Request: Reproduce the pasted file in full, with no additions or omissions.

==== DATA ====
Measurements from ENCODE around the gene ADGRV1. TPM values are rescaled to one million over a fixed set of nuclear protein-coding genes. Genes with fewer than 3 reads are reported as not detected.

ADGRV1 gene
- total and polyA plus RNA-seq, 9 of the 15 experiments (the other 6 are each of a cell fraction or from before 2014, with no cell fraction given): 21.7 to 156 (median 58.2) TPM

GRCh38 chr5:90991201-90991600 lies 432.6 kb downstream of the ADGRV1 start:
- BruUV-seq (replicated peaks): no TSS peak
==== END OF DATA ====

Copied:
Measurements from ENCODE around the gene ADGRV1. TPM values are rescaled to one million over a fixed set of nuclear protein-coding genes. Genes with fewer than 3 reads are reported as not detected.

ADGRV1 gene
- total and polyA plus RNA-seq, 9 of the 15 experiments (the other 6 are each of a cell fraction or from before 2014, with no cell fraction given): 21.7 to 156 (median 58.2) TPM

GRCh38 chr5:90991201-90991600 lies 432.6 kb downstream of the ADGRV1 start:
- BruUV-seq (replicated peaks): no TSS peak